145th Kentucky Derby – Winner Disqualified
On May 4th, the stewards of Churchill Downs determined that Maximum Security dangerously impeded the path of horses on the track – and Country House was declared the winner. It is the first time in the Derby’s 145-year history a horse was disqualified for action during the competition.
The only other time a winning horse was ever disqualified from the Kentucky Derby was over fifty years ago.
It was 1968 – Dancer’s Image won the Kentucky Derby with all the honor and celebration of a champion thoroughbred.
The Run for the Roses featured a showdown between two outstanding colts – Forward Pass owned by Calumet Farm, known for Kentucky Derby glory with several champion winners .. and Dancer’s Image.
Days leading up to the big race – rumors were mounting that Dancer’s Image wasn’t sound – that he could barely stand. The owner, Peter Fuller called his vet in to treat Dancer’s Image – a decision that would have far reaching implications.
Just hours after Dancer’s Image had crossed the finish line – Churchill Downs stewards got a call from the testing lab – to inform them that one of the winning horses had tested positive for a drug prohibited by the racing commission. None other than Derby winner – Dancer’s Image.
The following day a statement was issued regarding the drug test. The stewards then demanded redistribution of the purse for the Kentucky Derby.
In a public announcement, Churchill Downs stated for the first time in the history of the world’s most famous horse race – there would be a disqualification.
According to racings “absolute insurer” rule, the trainer of record is responsible for the condition of a race horse entering the track. As a result, the trainer for Dancer’s Image ended up suspended.
Peter Fuller, the owner – celebrating victory in the Winners Circle just hours before – immediately announced his intention to seek a hearing before Kentucky’s Racing Commission in an attempt to appeal the decision of disqualifying his beloved thoroughbred.
That Fuller chose to fight wasn’t a surprise to anyone who knew him. He quickly assembled a first rate legal team – Louisville trial attorney, Arthur W. Grafton, a descendant of Zachary Taylor – and 38-year-old Edward Bonnie, a brilliant lawyer from Yale – and expert horseman who knew the racing world inside and out. Ned Bonnie had developed a reputation among horse trainers for winning drug cases by challenging the science behind the testing.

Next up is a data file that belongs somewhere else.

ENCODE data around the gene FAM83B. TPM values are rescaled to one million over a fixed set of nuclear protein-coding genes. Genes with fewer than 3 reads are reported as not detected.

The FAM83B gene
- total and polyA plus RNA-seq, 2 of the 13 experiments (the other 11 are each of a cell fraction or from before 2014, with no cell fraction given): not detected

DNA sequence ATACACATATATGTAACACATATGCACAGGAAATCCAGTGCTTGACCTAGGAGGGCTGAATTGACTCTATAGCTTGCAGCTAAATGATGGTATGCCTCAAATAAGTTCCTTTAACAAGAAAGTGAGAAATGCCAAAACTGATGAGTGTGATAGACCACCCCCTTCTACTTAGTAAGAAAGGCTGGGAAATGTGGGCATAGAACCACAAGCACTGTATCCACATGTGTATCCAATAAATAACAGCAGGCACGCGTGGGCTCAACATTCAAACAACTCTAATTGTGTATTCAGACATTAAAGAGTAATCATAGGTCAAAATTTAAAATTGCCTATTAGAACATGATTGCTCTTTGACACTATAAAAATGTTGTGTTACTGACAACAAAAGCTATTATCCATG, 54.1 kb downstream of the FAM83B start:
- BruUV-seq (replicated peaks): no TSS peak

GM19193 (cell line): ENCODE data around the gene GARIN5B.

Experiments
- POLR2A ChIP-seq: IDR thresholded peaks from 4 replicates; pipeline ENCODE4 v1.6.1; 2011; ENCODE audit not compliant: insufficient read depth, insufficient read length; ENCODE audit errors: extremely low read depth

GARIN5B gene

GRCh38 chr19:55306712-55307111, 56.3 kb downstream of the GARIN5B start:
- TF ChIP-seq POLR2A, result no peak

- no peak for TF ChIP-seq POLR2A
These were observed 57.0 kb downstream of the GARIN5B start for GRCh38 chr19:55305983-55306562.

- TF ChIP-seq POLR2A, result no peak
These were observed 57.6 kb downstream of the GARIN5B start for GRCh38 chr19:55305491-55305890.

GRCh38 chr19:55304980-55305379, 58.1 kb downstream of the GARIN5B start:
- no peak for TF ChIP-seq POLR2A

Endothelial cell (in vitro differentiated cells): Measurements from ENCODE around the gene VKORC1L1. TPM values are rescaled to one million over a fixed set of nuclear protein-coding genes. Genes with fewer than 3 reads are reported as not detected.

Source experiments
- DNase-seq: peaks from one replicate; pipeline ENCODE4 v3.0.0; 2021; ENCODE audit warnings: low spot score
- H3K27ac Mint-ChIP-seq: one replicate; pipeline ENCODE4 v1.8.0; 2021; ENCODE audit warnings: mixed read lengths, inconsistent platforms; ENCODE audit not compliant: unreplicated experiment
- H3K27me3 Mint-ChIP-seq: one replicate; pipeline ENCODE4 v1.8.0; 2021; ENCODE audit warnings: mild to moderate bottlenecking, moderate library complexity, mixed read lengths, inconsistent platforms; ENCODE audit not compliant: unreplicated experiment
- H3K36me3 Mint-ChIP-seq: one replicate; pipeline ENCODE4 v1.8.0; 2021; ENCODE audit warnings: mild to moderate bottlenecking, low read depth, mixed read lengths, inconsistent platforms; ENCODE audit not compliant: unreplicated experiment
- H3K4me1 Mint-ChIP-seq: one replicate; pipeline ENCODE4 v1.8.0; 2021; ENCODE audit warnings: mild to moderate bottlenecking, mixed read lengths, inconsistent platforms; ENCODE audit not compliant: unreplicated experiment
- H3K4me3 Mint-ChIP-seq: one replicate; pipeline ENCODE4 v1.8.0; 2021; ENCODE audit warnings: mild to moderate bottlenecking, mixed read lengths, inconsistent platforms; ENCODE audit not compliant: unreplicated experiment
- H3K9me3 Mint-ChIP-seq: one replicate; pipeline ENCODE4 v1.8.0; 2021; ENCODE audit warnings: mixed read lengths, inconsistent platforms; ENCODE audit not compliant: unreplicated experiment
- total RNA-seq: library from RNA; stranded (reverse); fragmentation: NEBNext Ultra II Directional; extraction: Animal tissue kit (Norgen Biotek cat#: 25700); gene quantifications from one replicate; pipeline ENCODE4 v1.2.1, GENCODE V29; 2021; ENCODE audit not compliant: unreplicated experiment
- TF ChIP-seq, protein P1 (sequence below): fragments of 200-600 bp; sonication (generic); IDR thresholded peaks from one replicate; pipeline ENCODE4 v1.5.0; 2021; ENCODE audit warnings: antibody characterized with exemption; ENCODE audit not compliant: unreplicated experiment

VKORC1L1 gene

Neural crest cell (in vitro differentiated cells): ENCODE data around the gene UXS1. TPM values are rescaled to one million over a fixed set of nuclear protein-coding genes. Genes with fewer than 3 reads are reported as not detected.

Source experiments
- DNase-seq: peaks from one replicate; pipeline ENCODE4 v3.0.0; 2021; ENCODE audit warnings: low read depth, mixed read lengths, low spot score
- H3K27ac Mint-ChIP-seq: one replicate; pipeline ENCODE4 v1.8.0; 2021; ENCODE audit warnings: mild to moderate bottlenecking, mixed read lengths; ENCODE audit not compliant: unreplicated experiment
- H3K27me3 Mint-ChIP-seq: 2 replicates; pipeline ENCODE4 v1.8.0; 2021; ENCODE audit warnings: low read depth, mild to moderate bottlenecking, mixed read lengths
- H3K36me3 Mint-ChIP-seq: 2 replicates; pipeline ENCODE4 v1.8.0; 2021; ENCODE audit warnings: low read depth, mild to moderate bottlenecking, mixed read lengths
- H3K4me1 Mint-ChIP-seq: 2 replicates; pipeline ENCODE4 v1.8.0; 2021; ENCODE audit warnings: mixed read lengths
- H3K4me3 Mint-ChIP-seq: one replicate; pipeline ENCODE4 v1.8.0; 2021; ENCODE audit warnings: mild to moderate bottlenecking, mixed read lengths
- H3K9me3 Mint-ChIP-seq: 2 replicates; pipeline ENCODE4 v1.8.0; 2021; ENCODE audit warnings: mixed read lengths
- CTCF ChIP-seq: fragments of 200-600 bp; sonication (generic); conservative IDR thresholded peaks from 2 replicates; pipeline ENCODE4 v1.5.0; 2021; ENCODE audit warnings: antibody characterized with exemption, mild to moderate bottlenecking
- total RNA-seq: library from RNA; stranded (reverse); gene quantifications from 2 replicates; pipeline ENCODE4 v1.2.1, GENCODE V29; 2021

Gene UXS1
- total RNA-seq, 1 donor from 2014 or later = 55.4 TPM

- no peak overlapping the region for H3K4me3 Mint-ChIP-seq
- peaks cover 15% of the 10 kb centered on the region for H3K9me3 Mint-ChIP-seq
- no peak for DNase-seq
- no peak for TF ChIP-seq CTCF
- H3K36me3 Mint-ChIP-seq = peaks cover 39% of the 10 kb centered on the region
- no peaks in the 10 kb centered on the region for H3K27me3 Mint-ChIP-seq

Hired as opposing counsel was another brilliant young attorney – George Francis Rabe. Having the notorious presence of a drill sergeant — and a law degree from Georgetown, Rabe was experienced in writing appellate court briefs for criminal cases – and highly skilled to defend the rules and integrity of horse racing.
That decision came down on Dec. 23, as the Kentucky Racing Commission voted unanimously to uphold the stewards’ decision to disqualify Dancer’s Image. In a statement from the commission – the rules had to be enforced in order to preserve the honesty and integrity of horse racing. Peter Fuller known as a fierce fighter among friends – was now openly called a “sore loser.”
After this devastating decision – Fuller proceeded to file an appeal with the Franklin circuit court of appeals. The case was turned over to Judge Henry Meigs II – a highly decorated World War II fighter pilot.
Being unpredictable at best – December 11, 1970, Judge Meigs shocked the racing world when he reversed the racing commissions’ decision – and ordered the reinstatement of the 1968 Kentucky Derby’s winner – Dancer’s Image.
Peter Fuller had won the Kentucky Derby — once again! Unfortunately, the victory proved to be as short lived as the first.
On April 28, 1972, Kentucky’s then-highest court, the Court of Appeals, unanimously reversed Judge Meigs’ decision and reinstated the disqualification of Dancer’s Image. The high court held that there was substantial evidence supporting the Kentucky State Racing Commissions ruling.
Four years after the race, Calumet Farm got its’ eighth Kentucky Derby win with Forward Pass – and the prize money including interest.
The decision for the 1968 Kentucky Derby became an historic event – and a clear message to the horse racing world – the rules are in place to ensure the integrity of the sport.
Bob Heleringer, Esq. – Author of Equine Regulatory Law.
In the recent events surrounding the Kentucky Derby – and Churchill Downs disqualification of Maximum Security for interference after his win in the 145th Run for the Roses – Bill Mott, trainer of Country House made this statement, “I feel terrible that I have to apologize for winning …”
The Kentucky Horse Racing Commission recently denied the owners request to appeal the decision. They replied Monday stating that the stewards “unanimously disqualified Maximum Security” so it was not subject for appeal.
Bob Baffert weighed in on the controversy .. “No one calls an objection in the Derby .. it’s a roughly run race. Twenty-horse field. I have been wiped out numerous times, but that is the Derby. I can see by the book why they did it. Sometimes you’ve got to take your butt-kickings with dignity ..” Baffert added .. one thing that has gotten lost in all of this is that Maximum Security is the real deal. He’s the best three-year-old in the country. A losing horse – the owners and jockey should take their loss “with dignity.”
Sadly, neither horse – Maximum Security or Country House – will run in the Preakness Stakes, the second jewel of racing’s Triple Crown – held at Pimlico Race Course in Baltimore, Maryland.
Despite all the controversy – West said he plans to file a lawsuit in response to the Kentucky Race Horse Commissions’ denial for an appeal.